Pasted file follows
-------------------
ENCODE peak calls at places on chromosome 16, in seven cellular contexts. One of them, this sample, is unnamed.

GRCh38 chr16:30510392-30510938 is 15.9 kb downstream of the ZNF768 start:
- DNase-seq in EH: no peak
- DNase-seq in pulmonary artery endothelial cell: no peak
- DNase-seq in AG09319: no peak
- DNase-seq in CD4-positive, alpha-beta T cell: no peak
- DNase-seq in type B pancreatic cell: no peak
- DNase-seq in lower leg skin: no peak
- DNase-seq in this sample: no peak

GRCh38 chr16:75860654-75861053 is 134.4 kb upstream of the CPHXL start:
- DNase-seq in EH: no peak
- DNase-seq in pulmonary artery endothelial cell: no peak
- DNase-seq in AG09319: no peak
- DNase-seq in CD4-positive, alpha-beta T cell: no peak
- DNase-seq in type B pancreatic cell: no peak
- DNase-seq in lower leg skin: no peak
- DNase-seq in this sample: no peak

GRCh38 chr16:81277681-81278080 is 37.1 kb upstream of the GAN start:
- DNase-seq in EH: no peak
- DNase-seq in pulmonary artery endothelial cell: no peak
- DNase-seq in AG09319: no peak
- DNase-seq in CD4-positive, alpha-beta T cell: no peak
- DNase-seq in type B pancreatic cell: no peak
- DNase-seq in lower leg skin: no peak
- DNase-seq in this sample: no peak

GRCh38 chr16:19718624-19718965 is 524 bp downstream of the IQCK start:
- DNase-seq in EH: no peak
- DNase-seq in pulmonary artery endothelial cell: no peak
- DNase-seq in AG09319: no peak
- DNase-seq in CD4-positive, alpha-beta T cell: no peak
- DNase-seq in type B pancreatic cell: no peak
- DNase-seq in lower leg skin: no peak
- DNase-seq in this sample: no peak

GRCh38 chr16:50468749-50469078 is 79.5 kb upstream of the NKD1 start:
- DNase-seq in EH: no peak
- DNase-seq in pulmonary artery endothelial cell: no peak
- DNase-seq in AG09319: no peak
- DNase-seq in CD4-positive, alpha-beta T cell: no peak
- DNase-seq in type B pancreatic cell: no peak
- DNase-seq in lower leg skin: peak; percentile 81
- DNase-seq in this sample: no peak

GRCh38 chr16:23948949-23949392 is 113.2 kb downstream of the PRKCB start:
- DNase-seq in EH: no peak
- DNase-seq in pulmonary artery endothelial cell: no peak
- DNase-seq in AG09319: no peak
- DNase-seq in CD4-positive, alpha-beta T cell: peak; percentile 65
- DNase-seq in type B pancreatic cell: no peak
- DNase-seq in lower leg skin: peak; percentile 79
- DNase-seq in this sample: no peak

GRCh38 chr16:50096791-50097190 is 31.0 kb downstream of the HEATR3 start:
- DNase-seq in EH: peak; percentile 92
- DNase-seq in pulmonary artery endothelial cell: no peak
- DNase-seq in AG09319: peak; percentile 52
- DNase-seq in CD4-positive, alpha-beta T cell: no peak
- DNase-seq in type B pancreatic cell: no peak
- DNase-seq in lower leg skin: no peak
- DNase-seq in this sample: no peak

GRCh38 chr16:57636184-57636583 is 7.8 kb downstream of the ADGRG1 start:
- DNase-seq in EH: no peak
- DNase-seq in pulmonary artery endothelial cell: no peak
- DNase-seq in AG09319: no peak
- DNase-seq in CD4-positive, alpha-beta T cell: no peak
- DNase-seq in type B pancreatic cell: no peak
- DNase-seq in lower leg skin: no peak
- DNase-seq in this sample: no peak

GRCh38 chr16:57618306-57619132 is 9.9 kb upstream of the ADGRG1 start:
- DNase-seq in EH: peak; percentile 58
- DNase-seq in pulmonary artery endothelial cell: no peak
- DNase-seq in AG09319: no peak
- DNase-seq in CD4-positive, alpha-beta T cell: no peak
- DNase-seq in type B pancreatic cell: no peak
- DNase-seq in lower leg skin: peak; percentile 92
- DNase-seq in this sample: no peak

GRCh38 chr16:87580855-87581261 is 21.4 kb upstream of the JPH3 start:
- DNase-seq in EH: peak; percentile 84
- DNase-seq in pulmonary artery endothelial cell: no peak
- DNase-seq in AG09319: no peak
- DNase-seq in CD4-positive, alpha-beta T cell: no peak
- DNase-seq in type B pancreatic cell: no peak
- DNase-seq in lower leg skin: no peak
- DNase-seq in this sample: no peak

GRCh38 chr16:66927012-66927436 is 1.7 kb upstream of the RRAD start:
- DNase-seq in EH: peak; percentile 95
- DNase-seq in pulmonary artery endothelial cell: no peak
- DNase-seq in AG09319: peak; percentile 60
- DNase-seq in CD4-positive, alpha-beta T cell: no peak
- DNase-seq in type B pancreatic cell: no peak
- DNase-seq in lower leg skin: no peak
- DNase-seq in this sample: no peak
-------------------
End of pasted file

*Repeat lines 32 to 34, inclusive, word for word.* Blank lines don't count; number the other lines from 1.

- DNase-seq in lower leg skin: no peak
- DNase-seq in this sample: no peak

GRCh38 chr16:50468749-50469078 is 79.5 kb upstream of the NKD1 start: